The family of the late Harold Alper, M.D., has honored his memory and humanitarian spirit by establishing an endowment fund with the Baroness Erlanger Foundation.
The endowment, launched during an awards ceremony Monday at Erlanger, provides funding for an annual Harold Alper, M.D., Resident Humanitarian Award, as well as an annual Harold Alper, M.D., Humanitarian Lecture Series.
Family members involved in Monday’s endowment presentation were Dr. Alper’s wife, Maxine; sons, Jeff and Ches Alper; daughter, Debby Alper; daughter-in-law, Donna Alper and grandson, Justin Alper.
Betsy Chapin Taylor, Chief Development Officer at Erlanger, said the purpose of the endowment, “is to commemorate in perpetuity Dr. Alper’s humanitarian values and devotion to care through an organization whose mission he devotedly advanced throughout his lifetime.”
Dr. Alper, an ear, nose and throat specialist, practiced medicine here for 57 years. He retired from Associates in Ear, Nose and Throat, Head and Neck Surgery in 2004.
The first recipient of the Harold Alper, M.D., Resident Humanitarian Award was Dr. Laura Cooley, a senior Internal Medicine resident with the University of Tennessee College of Medicine Chattanooga. Other UTCOMC senior residents nominated for the first annual Harold Alper, M.D., Humanitarian Award were Dr. Laura Asbury, Pediatrics; Dr. Hans Burkholder, Surgery; Dr. Kye Higdon, Surgery; Dr. Eric Parks, Family Medicine and Dr. Alex Stock, Family Medicine.
UTCOMC Dean Dr. David Seaberg said, “We are very proud of these six nominees who have approached their residencies with the humanitarian spirit that this Alper Award celebrates. We feel honored to present this award in Harold Alper’s name in an effort to extend his love of humanity for generations to come.”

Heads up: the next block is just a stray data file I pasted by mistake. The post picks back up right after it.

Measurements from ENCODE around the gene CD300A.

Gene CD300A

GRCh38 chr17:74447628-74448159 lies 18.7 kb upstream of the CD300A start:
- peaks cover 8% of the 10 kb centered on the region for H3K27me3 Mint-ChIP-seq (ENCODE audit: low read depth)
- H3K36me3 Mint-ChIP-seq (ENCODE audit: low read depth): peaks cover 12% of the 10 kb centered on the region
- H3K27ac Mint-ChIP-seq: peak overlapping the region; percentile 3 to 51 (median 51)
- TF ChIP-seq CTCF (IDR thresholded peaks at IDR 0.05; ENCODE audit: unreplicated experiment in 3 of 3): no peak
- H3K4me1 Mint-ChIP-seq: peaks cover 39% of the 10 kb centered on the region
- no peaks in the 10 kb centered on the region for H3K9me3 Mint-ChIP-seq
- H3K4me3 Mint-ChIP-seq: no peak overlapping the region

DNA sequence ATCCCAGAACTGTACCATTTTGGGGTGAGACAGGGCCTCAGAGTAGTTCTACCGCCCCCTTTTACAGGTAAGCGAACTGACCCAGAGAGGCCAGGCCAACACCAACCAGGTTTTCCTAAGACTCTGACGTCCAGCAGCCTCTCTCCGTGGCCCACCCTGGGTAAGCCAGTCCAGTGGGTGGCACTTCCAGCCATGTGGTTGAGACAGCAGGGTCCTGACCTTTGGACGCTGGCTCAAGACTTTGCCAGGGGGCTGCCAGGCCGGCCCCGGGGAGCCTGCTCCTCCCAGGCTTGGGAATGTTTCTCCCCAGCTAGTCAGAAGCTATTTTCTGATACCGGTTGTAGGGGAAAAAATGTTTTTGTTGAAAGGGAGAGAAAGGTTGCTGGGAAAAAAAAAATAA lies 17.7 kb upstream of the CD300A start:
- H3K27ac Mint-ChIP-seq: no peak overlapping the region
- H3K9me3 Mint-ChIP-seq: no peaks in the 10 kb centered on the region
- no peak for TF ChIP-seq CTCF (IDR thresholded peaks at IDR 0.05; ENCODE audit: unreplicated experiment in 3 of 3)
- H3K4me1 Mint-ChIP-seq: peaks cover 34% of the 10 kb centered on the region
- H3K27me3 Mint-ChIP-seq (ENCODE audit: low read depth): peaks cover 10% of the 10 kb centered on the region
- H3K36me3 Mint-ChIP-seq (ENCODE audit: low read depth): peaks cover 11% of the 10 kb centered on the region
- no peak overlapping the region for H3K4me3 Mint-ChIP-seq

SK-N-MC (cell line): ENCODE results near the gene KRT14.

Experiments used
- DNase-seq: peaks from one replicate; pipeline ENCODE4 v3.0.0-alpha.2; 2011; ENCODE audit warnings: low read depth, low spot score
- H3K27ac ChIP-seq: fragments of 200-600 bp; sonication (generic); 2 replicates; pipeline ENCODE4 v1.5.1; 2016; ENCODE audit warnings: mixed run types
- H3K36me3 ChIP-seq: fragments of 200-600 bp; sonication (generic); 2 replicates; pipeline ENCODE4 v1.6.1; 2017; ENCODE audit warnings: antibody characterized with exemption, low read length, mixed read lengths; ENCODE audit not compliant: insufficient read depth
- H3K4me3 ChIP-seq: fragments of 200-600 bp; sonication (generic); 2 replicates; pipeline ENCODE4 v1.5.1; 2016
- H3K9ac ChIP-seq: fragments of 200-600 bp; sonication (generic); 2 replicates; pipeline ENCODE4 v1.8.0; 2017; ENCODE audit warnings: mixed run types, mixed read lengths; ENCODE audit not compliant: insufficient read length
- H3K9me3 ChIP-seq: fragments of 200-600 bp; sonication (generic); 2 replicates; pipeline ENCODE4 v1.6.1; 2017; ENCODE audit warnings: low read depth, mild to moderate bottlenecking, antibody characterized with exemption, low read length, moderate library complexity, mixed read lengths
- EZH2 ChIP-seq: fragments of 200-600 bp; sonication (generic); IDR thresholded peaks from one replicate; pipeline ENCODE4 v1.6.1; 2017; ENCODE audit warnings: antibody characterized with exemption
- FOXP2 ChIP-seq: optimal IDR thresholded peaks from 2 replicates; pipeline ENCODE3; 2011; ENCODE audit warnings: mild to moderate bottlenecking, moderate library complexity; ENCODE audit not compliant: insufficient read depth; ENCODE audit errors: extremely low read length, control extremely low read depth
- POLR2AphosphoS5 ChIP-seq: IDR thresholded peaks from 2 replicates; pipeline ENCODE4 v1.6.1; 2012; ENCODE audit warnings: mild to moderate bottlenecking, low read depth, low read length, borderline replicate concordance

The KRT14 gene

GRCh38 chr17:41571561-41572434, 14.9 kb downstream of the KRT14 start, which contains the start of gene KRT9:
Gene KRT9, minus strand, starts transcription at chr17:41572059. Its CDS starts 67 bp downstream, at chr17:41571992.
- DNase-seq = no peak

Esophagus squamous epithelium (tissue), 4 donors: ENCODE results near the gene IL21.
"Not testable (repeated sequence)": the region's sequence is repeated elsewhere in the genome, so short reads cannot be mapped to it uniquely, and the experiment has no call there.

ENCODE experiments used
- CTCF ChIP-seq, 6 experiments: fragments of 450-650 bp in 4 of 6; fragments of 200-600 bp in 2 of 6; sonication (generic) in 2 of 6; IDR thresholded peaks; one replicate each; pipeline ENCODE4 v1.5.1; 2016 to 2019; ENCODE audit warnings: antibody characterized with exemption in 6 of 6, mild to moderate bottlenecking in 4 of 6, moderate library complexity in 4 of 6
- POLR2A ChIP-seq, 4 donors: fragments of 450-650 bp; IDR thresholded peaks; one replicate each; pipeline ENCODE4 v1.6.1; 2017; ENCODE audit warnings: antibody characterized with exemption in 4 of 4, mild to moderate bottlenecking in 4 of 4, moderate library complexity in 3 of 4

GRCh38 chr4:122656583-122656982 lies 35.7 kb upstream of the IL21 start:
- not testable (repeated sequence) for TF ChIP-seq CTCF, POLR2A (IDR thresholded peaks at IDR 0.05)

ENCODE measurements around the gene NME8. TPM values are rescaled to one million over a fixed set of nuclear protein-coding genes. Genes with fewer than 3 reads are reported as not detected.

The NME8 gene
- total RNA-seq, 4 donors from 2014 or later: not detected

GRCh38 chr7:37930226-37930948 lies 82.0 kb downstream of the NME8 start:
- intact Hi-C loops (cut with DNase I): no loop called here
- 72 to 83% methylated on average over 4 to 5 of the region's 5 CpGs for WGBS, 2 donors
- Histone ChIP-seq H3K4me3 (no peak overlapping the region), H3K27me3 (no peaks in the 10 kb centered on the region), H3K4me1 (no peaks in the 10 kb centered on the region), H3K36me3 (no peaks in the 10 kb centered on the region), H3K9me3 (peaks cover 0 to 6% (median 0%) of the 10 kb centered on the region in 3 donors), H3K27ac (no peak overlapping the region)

Presenting the first annual resident humanitarian award, Mrs. Alper told Dr. Cooley, “I congratulate you on behalf of my husband. He loved the residents, loved teaching, even volunteering to do so after he retired.”
“Despite technology and medical advances, what patients most fully appreciate is when they are treated with respect and compassion and that is what Dr. Alper and this annual award represent,” Erlanger CEO, Jim Brexler, noted during the awards presentation.
The Harold Alper M.D. Humanitarian Lecture Series will include one lecture intended for a community-wide audience, covering such topics as end-of-life care, spirituality in medicine, medical ethics, psycho-social care, health policy, cultural disparities in medicine, medicine and the arts or medicine and society.
A second lecture each year will be incorporated into and become an integral part of the UTCOMC faculty and resident core curriculum.
A Chattanooga native, Dr. Alper introduced microscopic and laser surgery to Chattanooga, and helped start the Chattanooga-Hamilton County Speech and Hearing Center. He also served as president of the Chattanooga –Hamilton County Medical Society, the Chattanooga Jewish Welfare Federation and the Jewish Community Center.
“Anybody who thinks nice guys finish last didn’t know Dr. Harold Alper,” said local surgeon and longtime colleague, Dr. Phillip Burns. “He finished first in the hearts and minds of those of us in Chattanooga. Dr. Alper was a consummate physician and surgeon who treated everyone the same – patients, physicians and staff - and was one of the most humane people I’ve ever met.”